A NEW name, believed to be that of the leader of a Singapore match-fixing syndicate, has emerged following a report in a German magazine.
Mr Dan Tan is described as a financier for Wilson Raj Perumal’s syndicate by Stern in its July 28 issue.
However, when contacted, he initially denied all links to convicted football match-fixer Wilson Raj, only to admit having worked with him later.
Said Mr Tan, whose photo was printed in Stern: “No, I’m not Dan (Tan). I’m Tan Seet Eng.
“Why I’m suddenly described as a match-fixer, I don’t know. I’m innocent.”
The German magazine had also identified his home, and on Friday, The New Paper visited the Rivervale Crest condominium unit in Sengkang.
We were greeted by a woman at the door. We asked if this was the home of Mr Dan Tan.
She told us in Mandarin that it was.
We tried to get a second confirmation if this was Dan Tan Seet Eng’s home.
Again she replied “yes”, and said she was his wife. She then said that her husband was not in.
Two hours later, we received a call from Mr Tan.
He said: “That photo resembles me. It’s (the photo) very blur. But I don’t recognise the shirt. I think they (Stern) made a mistake.”
Not according to Stern, who said it had received its information from Finnish police sources.
The Stern report said that Wilson Raj, 46, who was arrested in February for match-fixing in the Finnish football league and later sentenced to two years’ jail, had identified Mr Tan as the “Singapore leader”.
In April, two other sources close to the Finnish probe had also told TNP that Wilson Raj had named MrTan during his interviews with Finnish police.
In May, European investigators were reported to have requested Fifa for the identities of two Singaporean financiers.
TNP also understands that a “Dan”, along with close to 50Singapore-registered numbers, appeared in the directory of Wilson Raj’s confiscated mobile phone.
A hand-drawn diagram by Wilson Raj showing his syndicate’s ties to counterparts in Hungary, Slovenia and Bulgaria was also published.
The diagram, used as evidence, showed that the syndicate placed most of its bets in China.
Stern also mentioned that referee Ibrahim Chaibou, who officiated games which were being investigated by Fifa – Nigeria v Argentina and Bahrain v Togo – was on the payroll of the “Dan Tan cartel”.
Mr Tan, who is in his 40s, refuted the allegations, claiming that he did not know Wilson Raj personally.
But when we pointed out his past post as the director of Exclusive Sports, the Singapore company named in El Salvador and Finland for questionable “investments”, MrTan decided to explain further.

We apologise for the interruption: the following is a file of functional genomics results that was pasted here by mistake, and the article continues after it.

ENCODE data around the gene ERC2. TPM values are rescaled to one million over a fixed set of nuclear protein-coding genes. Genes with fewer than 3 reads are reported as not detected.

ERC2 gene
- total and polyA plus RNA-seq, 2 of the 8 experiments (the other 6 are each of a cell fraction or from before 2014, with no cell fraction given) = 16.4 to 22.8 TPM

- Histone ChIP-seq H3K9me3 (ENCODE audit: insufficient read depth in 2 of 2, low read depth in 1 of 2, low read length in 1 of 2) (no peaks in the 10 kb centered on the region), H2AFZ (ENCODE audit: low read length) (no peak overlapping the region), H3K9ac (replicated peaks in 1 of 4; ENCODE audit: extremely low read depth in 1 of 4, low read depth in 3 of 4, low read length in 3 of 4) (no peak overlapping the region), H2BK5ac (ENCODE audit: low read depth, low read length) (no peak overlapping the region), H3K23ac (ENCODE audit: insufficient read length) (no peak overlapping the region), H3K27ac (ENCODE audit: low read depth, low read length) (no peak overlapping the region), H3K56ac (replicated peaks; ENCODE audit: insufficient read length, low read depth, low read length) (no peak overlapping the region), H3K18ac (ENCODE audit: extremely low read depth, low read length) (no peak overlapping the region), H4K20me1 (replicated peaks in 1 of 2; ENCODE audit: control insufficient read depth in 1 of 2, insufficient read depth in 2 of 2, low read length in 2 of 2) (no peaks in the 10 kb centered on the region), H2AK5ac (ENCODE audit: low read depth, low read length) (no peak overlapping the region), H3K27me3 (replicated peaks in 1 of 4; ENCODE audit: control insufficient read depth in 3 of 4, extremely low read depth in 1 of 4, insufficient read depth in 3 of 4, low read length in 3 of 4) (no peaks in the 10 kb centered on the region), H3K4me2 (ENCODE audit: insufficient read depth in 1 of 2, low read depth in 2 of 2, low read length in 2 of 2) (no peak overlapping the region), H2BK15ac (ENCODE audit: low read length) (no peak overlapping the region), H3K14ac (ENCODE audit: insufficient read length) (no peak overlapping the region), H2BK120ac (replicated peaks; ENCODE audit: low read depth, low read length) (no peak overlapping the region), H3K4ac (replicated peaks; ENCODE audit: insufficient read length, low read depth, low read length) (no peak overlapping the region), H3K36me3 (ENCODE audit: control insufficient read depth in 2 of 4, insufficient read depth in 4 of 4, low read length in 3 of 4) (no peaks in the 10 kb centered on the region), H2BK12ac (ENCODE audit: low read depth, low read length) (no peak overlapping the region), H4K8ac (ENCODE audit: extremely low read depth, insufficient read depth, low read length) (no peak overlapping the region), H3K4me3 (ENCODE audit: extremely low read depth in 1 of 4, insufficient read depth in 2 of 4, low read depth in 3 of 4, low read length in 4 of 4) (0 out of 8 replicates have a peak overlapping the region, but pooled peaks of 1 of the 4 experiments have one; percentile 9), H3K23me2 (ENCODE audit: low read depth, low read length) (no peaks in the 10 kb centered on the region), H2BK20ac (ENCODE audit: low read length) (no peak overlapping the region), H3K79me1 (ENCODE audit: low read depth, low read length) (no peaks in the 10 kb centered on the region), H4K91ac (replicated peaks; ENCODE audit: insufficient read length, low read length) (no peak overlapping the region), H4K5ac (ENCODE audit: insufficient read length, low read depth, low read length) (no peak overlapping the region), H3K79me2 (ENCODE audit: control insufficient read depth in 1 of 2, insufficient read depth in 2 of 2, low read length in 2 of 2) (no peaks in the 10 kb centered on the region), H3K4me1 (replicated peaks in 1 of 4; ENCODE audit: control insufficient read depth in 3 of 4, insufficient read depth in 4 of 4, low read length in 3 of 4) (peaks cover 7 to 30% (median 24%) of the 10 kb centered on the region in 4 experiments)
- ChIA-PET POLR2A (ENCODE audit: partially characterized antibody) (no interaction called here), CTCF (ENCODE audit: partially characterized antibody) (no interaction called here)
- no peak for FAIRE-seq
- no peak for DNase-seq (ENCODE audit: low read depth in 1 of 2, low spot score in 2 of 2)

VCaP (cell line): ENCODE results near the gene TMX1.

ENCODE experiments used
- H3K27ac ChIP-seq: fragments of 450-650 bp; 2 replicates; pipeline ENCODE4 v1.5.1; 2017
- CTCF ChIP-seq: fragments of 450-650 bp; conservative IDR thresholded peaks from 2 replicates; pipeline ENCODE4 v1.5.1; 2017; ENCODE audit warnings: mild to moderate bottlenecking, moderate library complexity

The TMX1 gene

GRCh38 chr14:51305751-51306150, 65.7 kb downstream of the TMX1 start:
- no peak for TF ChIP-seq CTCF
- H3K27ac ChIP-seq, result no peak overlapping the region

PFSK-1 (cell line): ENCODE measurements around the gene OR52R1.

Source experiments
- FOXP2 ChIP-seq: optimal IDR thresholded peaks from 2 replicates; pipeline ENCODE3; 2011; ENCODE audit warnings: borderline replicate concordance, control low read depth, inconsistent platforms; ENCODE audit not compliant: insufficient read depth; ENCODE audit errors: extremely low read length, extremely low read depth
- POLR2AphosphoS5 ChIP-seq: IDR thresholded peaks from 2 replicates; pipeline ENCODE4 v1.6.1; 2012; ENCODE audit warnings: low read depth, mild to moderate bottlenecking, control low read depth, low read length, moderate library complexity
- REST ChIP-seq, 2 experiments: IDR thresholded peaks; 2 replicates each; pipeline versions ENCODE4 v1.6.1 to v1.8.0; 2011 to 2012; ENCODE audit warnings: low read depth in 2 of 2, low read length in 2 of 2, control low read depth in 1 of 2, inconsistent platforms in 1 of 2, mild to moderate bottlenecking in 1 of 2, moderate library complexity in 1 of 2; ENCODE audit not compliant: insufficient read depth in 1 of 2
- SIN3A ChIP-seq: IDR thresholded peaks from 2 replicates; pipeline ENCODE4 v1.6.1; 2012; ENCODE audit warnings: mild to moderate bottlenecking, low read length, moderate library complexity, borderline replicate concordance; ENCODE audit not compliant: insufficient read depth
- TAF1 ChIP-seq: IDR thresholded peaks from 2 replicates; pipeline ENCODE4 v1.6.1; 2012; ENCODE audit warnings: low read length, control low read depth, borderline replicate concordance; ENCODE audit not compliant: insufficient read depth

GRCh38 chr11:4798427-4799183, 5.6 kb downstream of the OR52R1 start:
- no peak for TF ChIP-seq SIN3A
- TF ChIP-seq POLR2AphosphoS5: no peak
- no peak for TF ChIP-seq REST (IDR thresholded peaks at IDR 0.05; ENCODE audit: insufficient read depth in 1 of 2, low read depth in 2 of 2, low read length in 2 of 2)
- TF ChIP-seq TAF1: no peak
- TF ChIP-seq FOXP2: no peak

“I’m not the director any more...I was director (of Exclusive Sports) only for a few months,” he said.
“I agreed to become the director when a friend, who had known Wilson, said if we invested (in the company), we could earn some money.
“My friend and I were supposed to fork out a sum between $80,000 and $100,000. But I took my name out of the company after I smelled something fishy.
“They never delivered what they promised, so I withdrew. In business, who wants to lose money?”
A check revealed that Mr Tan had been director of Exclusive Sports from last November to February.
Exclusive Sports was formerly known as Football Four U – a company started by Wilson Raj.
Exclusive Sports had been in the spotlight for offering Finnish football club Tampere United 300,000 euros (S$540,000) in a deal late last year that would allow football players from Asia, Africa and Latin America to be showcased there.
The club has been expelled from this season’s league following match-fixing allegations.
In El Salvador, Exclusive Sports was alleged to have organised a dodgy match between Costa Rica and El Salvador last October.
Mr Tan said: “Maybe Wilson or Exclusive Sports was not happy with me for pulling out of the venture. Maybe that’s why he had named me to investigators.
“Anybody involved with Wilson gets bad luck. He has a criminal record. It’s not good for Singaporeans to do business with him.”
Neither the Singapore authorities nor foreign match-fixing investigators have contacted Mr Tan.
Mr Tan also denied knowing Anthony Santia Raj, the other Singaporean named by Fifa as the organiser of the international friendlies in Antalya, Turkey.
Santia Raj, who used to work for Wilson Raj, was said to be at “war” with Wilson Raj in his letters to TNP.
Wilson Raj wrote that Santia Raj had betrayed him by selling matches to other investors.
TNP understands that Santia Raj had shifted his allegiance from Wilson Raj to one other Singaporean financier.
Santia Raj could not be contacted. He is believed to have left Singapore, reported The Straits Times.
Said Mr Tan: “I don’t know him (Santia Raj) and have never met him. I know of Anthony only from what I read in the newspapers and heard at the coffee shop.
“If there’s anything against me, I can take it to court and fight it.”